After leaving the corporate world in 2006, I became a full time property investor in New York during which my partner and I viewed thousands of properties and interacted with a lot of property agents. Back then, I seldom actually interviewed agents and would just look at properties with any agent as long as the listings they sent me looked OK.
Through experience, I learned that there is a process in selecting a property agents similar to the process of interviewing an employee or financial adviser. Spending time to properly interview agents and selecting the best fit will save a lot of time, money and ensure a productive experience.
The best agents are highly qualified, well educated and do majority of the property transactions in New York. The average agent is concerned about the next commission check to pay next month's rent. The top agent is concerned about growing relationships. The best agents likely match the client in education, income and investments. The commission structure is the same hence why not spend time interviewing and hiring a good agent.
Here are my suggestions if I were interviewing a property agent in New York.
1. You need to like the agent: Obvious but it's the most important. The agent is usually the main point of contact. You need to feel comfortable that the agent will be available to you as needed and not be irritable if you're calling in the middle of dinner.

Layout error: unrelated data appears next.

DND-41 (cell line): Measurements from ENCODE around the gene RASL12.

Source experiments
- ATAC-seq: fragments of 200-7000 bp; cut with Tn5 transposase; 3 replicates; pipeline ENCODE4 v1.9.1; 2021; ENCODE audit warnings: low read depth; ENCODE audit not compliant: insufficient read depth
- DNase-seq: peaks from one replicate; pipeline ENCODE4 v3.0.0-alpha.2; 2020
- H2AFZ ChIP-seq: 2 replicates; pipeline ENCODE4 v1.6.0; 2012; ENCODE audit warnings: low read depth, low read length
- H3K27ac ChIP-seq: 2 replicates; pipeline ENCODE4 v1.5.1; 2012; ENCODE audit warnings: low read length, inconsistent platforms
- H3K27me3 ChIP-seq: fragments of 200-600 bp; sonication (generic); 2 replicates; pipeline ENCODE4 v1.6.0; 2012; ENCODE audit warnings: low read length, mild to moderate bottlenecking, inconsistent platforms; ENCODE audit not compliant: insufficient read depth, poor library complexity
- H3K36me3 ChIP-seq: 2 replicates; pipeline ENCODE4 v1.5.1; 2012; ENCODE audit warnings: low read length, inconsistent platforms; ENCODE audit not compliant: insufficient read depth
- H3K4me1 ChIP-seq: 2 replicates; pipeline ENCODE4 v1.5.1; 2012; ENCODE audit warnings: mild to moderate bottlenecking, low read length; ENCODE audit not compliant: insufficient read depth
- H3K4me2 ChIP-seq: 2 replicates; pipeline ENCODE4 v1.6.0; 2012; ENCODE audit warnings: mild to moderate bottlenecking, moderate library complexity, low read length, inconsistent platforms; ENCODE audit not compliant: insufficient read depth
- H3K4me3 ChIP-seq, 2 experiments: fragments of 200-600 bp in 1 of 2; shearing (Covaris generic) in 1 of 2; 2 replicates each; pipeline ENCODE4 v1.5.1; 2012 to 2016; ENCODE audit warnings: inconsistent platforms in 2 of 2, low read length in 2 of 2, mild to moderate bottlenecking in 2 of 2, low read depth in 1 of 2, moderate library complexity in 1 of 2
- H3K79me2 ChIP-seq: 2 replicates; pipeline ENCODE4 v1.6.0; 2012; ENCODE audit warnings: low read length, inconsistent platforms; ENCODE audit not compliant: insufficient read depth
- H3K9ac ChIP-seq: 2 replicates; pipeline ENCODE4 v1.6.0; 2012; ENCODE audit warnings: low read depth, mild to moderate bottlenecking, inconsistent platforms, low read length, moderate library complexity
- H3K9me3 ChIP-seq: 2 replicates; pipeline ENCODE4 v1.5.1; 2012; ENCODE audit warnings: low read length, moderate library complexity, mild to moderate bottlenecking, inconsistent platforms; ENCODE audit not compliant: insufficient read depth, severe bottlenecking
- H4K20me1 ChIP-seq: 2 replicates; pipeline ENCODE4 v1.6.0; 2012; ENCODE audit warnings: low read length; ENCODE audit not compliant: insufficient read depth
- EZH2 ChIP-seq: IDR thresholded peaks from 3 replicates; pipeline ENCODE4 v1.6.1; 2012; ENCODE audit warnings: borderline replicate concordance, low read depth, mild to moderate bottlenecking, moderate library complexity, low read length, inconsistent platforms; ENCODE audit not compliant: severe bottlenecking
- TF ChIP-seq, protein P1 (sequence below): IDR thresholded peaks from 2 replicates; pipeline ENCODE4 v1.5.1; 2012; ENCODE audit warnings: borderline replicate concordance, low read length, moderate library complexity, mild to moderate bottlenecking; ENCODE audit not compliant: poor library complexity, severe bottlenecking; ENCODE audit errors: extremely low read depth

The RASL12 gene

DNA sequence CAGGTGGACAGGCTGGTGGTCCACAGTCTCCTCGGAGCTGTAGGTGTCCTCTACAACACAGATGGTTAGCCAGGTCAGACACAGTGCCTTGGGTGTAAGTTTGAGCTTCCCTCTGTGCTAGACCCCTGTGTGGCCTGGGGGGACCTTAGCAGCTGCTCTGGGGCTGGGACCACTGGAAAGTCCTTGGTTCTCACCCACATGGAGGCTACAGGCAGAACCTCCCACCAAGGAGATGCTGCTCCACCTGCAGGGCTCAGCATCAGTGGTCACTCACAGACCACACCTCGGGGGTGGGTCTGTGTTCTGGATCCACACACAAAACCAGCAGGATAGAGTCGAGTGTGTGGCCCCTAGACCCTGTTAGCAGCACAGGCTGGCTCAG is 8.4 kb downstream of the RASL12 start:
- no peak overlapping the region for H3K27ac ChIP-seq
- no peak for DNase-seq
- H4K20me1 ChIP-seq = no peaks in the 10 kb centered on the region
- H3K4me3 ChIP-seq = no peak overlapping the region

2. Relevant experience: If you're looking for investment property, get an agent who focuses on investment property or even better, get an agent who is also an investor. If you're looking to buy a property to live in, the most value will come from an agent who works with buyers and who actually owns property (as opposed to still renting).
A foreign buyer definitely should work with an agent experienced in this niche. I found that most agents have an easy out answer and that is to speak to a lawyer or accountant. However, when I was a foreign buyer, I expected the agent working with me to have an overview level understanding of subjects specific to foreign buyers.
3. Ability to coordinate the team: The agent plays the role of coordinator throughout the purchase process. This includes coordinating with the attorney, property manager, tax consultant etc. By having a central coordinator, the process flows better as the coordinator picks up lags and ensures the relevant party follows up.
In most cases, agents view their role ends after contract signing and everything is then handed over to the attorney. I personally feel the agent's role should extend until closing and even after that in making sure the buyer/seller is transitioning well.
Further, an agent should have the proper contacts to refer the buyer/seller. For example, 95% of attorneys or accountants do not know about foreign buyer tax implications. What ends up happening is that the foreign buyer gets treated like a regular (US person) buyer and gets a huge shock when the time comes to sell the property.
Good luck with your search :)
Wei Min Tan in Managing Director of Castle Avenue Partners, focusing on foreign buyers interested in buying Manhattan, New York property. He has appeared on CNN, New York Times and the Wall Street Journal on the topic of foreign buyers of Manhattan property. Wei Min speaks Cantonese Chinese, Malaysian and conversational Mandarin. He can be reached at firstname.lastname@example.org